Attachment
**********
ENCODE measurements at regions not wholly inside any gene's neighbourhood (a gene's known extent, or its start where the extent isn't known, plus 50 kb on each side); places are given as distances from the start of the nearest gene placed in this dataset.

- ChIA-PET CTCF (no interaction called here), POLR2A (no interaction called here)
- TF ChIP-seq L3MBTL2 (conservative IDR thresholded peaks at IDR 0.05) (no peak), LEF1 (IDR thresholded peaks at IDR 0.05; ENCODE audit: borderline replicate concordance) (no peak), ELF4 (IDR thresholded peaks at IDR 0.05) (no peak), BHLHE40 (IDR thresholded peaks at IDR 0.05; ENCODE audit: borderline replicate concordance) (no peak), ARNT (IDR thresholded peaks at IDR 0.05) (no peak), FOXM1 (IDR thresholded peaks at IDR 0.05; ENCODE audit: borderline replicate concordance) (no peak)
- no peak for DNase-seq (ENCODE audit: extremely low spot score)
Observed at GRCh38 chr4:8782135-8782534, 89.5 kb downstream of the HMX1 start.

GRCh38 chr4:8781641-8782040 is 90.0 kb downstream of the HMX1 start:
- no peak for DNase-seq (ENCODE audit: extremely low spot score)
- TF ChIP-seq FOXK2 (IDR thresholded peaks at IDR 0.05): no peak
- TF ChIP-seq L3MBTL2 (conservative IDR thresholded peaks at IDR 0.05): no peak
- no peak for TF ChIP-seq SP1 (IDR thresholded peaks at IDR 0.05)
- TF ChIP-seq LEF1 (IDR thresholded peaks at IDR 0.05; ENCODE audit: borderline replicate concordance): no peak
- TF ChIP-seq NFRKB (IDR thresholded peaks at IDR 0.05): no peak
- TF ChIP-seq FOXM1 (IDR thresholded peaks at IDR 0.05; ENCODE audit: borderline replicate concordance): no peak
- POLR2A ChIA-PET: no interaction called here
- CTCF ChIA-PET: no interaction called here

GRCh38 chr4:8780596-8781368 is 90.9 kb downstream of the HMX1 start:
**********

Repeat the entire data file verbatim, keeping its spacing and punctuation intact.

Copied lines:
ENCODE measurements at regions not wholly inside any gene's neighbourhood (a gene's known extent, or its start where the extent isn't known, plus 50 kb on each side); places are given as distances from the start of the nearest gene placed in this dataset.

- ChIA-PET CTCF (no interaction called here), POLR2A (no interaction called here)
- TF ChIP-seq L3MBTL2 (conservative IDR thresholded peaks at IDR 0.05) (no peak), LEF1 (IDR thresholded peaks at IDR 0.05; ENCODE audit: borderline replicate concordance) (no peak), ELF4 (IDR thresholded peaks at IDR 0.05) (no peak), BHLHE40 (IDR thresholded peaks at IDR 0.05; ENCODE audit: borderline replicate concordance) (no peak), ARNT (IDR thresholded peaks at IDR 0.05) (no peak), FOXM1 (IDR thresholded peaks at IDR 0.05; ENCODE audit: borderline replicate concordance) (no peak)
- no peak for DNase-seq (ENCODE audit: extremely low spot score)
Observed at GRCh38 chr4:8782135-8782534, 89.5 kb downstream of the HMX1 start.

GRCh38 chr4:8781641-8782040 is 90.0 kb downstream of the HMX1 start:
- no peak for DNase-seq (ENCODE audit: extremely low spot score)
- TF ChIP-seq FOXK2 (IDR thresholded peaks at IDR 0.05): no peak
- TF ChIP-seq L3MBTL2 (conservative IDR thresholded peaks at IDR 0.05): no peak
- no peak for TF ChIP-seq SP1 (IDR thresholded peaks at IDR 0.05)
- TF ChIP-seq LEF1 (IDR thresholded peaks at IDR 0.05; ENCODE audit: borderline replicate concordance): no peak
- TF ChIP-seq NFRKB (IDR thresholded peaks at IDR 0.05): no peak
- TF ChIP-seq FOXM1 (IDR thresholded peaks at IDR 0.05; ENCODE audit: borderline replicate concordance): no peak
- POLR2A ChIA-PET: no interaction called here
- CTCF ChIA-PET: no interaction called here

GRCh38 chr4:8780596-8781368 is 90.9 kb downstream of the HMX1 start: